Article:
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Old 10-30-2012, 11:56 AM   #1
blackcows
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Default Now that I can control my fermenations temps....how should I?

After many years of brewing I have finally gathered up the equipment to control fermenation temps, now that I can control them I need to know how I should control them.

I have probably brewed 50 batches of beer with no temperature control, sometimes I used ice but most of the time I relied on the weatherman to let me know when we might have a couple of cool days to brew and off I went hoping the beer didn't ferment to warm and give me off flavors. In the winter I used a coat to make sure the beer didn't get too cold.

I know that each yeast has a temperture range, in the past I usually just looked at the high and hoped to stay under or close. Now that I have temperature control how do I know where to set the temp within the suggested range? During fermentation is it set it and forget it or do I change temp during fermenation?

Thanks for the help.

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Old 10-30-2012, 12:31 PM   #2
Huff360
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I like to start on the lower side of the recommended range. Just as you pass high krausen bump the temp up 1 or 2 degrees. Wait a day and bump up another 1 or 2. I continue that process till I reach the upper limit of the recommended range and then give it a day or two and pretty much all activity is complete.

I used to be a "leave it in primary for a month" guy, but with this process I rarely ever leave it in primary for more than 2 weeks. Straight to keg, and drink. Haven't seen any issues from the short conditioning time.

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Old 10-30-2012, 07:15 PM   #3
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Originally Posted by Huff360 View Post
I like to start on the lower side of the recommended range. Just as you pass high krausen bump the temp up 1 or 2 degrees. Wait a day and bump up another 1 or 2. I continue that process till I reach the upper limit of the recommended range and then give it a day or two and pretty much all activity is complete.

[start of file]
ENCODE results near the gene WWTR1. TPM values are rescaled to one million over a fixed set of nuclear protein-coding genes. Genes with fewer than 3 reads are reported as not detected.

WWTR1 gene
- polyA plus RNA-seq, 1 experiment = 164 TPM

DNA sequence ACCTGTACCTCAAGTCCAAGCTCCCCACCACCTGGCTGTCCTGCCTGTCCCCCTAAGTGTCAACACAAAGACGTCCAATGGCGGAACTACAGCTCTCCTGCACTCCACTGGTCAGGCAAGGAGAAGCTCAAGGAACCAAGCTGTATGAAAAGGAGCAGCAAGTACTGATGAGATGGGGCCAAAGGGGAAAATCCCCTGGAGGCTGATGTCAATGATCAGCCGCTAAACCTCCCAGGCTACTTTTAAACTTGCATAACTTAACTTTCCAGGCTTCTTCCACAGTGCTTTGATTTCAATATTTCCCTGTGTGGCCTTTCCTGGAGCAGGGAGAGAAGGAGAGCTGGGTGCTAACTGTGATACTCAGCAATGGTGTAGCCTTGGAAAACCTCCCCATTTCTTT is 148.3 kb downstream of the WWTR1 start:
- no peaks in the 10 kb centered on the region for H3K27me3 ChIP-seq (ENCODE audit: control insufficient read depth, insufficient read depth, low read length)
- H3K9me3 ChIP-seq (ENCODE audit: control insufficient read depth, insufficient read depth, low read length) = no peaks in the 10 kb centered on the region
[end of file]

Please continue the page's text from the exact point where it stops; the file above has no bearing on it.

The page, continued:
I also do a version of this. Normal ales I keep at around 64, then bump to 66, then to 68 over the course of a week.

Except for Belgians and lagers, obviously. Those are always a bit weird. I had to jump my saison with 3724 up to 90* for 10 days to get it down to FG!
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Old 10-30-2012, 08:55 PM   #4
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I travel for work, if I were going to be gone during a ferment should I err on the high side or low side for fermentation?

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Old 10-30-2012, 08:58 PM   #5
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I travel for work, if I were going to be gone during a ferment should I err on the high side or low side for fermentation?
If you choose the middle of the yeast's range you can very rarely go wrong IMO
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Old 10-30-2012, 09:01 PM   #6
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I typically shoot for the low range (I also travel for work) and assume that whatever I have the cooler set to, the beer is probably 5* warmer (I tape the probe to the carboy and insulate it with a towel). When I come home I bump the temp up after a few days towards the higher end. Hope that makes sense/helps!

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Old 10-30-2012, 09:15 PM   #7
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I start a couple of degrees cooler then after 48 hours set it at what ever temp I am going to ferment at. Today I brewed a Rye Pale Ale and will ferment at 68 with WL001 so I will start it at 65 degrees.

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